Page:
With over two months left before it was set to expire, the Federal Reserve said yesterday that its facility for lending to investment banks would be extended through the end of January.
The move was not a total surprise as last week New York Federal Reserve Bank President Timothy Geithner told Congress that the liquidity backstop provided by the Primary Dealer Credit Facility was supporting confidence. The Fed also extended through January the Term Securities Lending Facility, which allows primary dealers to trade less liquid debt for U.S. securities.
The moves shouldn't be seen as signs that these facilities will stick around forever though, the bank warned:
These facilities would be withdrawn should the Board determine that conditions in financial markets are no longer unusual and exigent.
The Fed also added a new liquidity measure, introducing 84-day Term Auction Facility loans, which will complement the existing 24-day loans. The latter, first introduced in December, have helped reduce liquidity concerns in money markets, recent studies have shown.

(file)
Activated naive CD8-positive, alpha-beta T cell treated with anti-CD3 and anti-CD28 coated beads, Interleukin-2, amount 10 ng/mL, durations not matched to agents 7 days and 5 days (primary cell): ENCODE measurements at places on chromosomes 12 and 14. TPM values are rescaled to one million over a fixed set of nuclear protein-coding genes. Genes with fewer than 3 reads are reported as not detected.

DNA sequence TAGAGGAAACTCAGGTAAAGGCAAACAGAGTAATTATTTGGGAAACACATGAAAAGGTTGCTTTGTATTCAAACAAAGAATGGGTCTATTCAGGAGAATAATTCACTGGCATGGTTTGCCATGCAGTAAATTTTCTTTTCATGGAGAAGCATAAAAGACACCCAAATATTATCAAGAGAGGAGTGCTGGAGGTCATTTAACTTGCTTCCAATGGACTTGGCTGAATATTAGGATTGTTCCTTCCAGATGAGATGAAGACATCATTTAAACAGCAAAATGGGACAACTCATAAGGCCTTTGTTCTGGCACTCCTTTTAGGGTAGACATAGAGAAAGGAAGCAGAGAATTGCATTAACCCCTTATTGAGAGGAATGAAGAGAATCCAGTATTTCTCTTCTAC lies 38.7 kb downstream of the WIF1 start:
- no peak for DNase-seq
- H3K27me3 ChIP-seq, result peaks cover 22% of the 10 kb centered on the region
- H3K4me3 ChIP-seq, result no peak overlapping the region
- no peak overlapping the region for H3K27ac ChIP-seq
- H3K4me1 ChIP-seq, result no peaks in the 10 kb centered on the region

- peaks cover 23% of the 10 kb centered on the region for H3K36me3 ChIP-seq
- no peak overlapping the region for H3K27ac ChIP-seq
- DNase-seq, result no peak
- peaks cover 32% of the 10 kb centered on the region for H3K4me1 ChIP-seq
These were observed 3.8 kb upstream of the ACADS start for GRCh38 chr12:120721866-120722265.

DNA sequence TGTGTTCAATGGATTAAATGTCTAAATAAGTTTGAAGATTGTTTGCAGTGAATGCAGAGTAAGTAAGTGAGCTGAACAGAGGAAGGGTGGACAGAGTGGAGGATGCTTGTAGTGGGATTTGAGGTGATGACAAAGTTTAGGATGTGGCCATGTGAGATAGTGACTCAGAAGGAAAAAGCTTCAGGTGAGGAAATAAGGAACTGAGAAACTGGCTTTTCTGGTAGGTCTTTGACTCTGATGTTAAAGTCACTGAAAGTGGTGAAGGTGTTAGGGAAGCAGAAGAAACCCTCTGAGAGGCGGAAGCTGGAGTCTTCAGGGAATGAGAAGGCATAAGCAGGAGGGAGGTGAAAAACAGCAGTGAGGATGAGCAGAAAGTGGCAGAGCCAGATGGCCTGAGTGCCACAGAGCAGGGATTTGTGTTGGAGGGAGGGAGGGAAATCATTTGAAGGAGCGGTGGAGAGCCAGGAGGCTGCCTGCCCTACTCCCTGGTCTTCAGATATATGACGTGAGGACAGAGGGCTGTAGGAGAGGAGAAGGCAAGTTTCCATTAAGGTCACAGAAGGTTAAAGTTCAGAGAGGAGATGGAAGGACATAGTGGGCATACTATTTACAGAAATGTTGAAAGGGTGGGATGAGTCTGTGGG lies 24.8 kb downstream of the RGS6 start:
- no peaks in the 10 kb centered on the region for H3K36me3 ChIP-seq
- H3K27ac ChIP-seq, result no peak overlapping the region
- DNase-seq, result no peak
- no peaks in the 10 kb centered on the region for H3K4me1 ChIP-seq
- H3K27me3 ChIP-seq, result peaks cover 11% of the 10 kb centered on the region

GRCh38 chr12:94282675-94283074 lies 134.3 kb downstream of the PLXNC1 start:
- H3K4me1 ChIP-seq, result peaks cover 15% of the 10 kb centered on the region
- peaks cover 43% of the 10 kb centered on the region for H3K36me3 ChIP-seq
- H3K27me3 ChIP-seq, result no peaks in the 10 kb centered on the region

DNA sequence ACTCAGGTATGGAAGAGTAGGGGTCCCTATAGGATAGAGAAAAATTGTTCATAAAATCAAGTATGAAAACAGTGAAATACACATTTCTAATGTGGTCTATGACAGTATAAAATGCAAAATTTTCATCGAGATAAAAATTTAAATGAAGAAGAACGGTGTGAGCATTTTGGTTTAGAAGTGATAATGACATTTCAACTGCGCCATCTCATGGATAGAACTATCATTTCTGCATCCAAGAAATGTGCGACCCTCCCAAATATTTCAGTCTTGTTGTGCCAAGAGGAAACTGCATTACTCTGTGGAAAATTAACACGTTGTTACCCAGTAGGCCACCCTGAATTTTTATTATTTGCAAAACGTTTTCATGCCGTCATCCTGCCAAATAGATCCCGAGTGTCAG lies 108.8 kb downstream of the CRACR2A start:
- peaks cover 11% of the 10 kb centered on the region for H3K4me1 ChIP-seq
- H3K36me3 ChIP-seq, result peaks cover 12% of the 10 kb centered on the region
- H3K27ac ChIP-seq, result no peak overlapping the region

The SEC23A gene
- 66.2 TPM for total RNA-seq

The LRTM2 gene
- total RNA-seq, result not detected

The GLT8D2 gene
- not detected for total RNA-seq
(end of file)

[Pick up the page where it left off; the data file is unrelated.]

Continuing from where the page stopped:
Adding the 84-day loans should assist in an area where tightness is still a concern Sean Maloney of Nomura told Reuters:
It doesn't look to be a huge amount in terms of new liquidity coming...it just seems to be an improvement in the flexibility of these operations to target where some of the real funding pressures lie which is more in the 3-month area of the money market curve than it is in the one-month at the moment.
Although stock markets were up yesterday, seemingly liking the Fed's move (as well as a jobs report hinting that employees added to payrolls this month), with nearly a year since the credit crisis fully hit, it's not a great sign that the Fed has to add another lifeline. At the same time, it's better than doing nothing.